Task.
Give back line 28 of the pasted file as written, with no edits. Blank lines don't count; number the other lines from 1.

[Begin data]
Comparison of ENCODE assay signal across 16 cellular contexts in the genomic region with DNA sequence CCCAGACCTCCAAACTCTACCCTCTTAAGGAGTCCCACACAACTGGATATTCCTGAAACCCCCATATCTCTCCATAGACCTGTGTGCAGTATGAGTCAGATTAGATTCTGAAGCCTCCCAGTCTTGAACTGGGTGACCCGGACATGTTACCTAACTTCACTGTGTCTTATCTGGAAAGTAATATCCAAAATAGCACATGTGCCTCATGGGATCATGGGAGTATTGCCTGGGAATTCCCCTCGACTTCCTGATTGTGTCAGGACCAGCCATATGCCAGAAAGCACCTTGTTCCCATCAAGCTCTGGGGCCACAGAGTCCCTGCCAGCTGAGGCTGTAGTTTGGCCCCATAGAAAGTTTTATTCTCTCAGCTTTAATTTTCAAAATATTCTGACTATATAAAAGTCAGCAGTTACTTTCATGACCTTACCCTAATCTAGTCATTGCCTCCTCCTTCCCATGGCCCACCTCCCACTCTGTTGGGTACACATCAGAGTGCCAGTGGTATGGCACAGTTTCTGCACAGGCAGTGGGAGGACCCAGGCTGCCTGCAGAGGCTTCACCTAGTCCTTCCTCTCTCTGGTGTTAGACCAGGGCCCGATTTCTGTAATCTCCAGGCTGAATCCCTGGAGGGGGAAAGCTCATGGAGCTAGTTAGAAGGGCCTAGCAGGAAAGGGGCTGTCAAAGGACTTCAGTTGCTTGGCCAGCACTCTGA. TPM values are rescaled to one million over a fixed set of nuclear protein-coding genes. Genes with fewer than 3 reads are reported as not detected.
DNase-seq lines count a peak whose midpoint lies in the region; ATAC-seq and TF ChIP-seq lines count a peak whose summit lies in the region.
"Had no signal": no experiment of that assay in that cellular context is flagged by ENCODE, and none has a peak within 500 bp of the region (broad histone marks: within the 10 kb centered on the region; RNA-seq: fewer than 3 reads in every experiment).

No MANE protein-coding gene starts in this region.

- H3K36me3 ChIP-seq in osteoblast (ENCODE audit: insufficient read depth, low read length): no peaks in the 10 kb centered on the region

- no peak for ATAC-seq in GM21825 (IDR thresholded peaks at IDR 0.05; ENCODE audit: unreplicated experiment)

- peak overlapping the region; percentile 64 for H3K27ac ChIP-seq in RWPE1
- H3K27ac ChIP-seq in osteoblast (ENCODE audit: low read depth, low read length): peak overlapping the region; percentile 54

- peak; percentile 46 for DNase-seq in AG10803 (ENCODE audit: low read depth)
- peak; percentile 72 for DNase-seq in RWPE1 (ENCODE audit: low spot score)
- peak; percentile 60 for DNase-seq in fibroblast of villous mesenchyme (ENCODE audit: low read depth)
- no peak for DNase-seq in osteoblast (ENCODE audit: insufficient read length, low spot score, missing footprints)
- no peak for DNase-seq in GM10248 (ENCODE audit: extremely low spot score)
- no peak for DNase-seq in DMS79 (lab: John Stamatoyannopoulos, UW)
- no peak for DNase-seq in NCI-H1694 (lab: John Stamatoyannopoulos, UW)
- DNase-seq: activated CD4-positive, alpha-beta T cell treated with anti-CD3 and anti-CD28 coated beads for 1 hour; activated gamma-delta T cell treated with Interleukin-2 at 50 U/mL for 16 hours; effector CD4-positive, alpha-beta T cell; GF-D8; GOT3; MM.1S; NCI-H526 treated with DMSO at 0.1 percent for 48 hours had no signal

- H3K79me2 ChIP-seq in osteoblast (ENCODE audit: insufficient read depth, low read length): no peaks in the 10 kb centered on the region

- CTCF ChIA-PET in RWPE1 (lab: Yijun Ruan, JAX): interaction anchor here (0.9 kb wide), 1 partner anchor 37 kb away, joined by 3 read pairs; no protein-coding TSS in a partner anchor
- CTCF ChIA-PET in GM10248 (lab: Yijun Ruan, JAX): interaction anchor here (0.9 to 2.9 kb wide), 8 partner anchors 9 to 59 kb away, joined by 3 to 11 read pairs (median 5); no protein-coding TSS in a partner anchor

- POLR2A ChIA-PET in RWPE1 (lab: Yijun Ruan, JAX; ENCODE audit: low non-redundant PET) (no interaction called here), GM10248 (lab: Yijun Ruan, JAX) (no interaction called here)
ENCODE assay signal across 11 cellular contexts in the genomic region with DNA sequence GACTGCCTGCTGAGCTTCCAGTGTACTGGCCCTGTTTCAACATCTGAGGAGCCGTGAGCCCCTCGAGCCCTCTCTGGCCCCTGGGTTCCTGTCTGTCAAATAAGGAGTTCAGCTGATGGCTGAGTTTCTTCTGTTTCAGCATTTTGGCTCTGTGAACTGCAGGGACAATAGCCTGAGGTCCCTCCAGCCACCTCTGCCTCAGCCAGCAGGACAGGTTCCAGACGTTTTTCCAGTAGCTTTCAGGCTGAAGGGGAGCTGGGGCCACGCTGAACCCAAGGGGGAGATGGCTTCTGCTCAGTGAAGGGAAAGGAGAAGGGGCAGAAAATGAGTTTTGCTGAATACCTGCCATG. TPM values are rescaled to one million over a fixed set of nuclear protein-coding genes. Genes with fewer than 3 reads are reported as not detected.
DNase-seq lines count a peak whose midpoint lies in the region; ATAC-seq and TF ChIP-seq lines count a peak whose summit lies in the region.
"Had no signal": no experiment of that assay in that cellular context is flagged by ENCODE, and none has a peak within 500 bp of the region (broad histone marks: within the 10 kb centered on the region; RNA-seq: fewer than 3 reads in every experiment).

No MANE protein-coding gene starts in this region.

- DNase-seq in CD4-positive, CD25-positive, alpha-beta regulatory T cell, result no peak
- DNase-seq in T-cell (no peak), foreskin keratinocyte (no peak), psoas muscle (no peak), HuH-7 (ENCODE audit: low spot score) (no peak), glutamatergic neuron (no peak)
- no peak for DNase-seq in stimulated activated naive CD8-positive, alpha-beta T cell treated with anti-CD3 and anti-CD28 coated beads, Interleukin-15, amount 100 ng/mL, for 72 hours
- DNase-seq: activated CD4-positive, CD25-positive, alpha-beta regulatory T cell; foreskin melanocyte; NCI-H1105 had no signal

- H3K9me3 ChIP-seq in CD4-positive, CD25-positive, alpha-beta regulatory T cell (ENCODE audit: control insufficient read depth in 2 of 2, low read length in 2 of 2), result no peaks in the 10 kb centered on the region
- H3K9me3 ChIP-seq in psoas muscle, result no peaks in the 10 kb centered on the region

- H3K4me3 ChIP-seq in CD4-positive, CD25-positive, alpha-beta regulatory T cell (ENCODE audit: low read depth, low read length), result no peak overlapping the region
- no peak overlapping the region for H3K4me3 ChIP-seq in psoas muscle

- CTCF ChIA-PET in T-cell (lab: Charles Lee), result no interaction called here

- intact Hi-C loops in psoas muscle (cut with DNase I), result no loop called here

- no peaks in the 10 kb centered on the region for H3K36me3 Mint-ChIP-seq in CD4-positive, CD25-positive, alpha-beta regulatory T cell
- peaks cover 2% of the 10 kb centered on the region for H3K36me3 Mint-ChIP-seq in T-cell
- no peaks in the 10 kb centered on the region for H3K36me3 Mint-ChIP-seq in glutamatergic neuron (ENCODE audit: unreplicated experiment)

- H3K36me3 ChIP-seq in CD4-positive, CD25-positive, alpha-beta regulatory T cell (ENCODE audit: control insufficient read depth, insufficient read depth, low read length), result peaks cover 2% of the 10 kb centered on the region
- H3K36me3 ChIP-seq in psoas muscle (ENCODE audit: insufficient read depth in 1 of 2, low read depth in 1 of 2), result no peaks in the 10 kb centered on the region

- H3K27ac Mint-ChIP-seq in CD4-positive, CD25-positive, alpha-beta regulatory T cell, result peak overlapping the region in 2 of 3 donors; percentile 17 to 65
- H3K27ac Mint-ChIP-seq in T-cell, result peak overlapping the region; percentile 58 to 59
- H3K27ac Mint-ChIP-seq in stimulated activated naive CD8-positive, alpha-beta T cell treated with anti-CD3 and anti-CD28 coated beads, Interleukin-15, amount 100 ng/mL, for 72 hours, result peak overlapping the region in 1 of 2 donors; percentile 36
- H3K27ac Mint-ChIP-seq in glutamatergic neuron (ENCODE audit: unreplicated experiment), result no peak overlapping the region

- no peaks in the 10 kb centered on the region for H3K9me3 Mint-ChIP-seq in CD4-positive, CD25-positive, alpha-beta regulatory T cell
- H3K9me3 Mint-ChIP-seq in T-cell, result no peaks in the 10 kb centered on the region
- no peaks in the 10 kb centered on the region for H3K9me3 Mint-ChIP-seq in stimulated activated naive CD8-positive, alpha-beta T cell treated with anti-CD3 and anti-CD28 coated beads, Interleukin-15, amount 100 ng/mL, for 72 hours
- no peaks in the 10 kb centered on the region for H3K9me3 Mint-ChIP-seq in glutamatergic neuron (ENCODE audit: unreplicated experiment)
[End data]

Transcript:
- DNase-seq: activated CD4-positive, CD25-positive, alpha-beta regulatory T cell; foreskin melanocyte; NCI-H1105 had no signal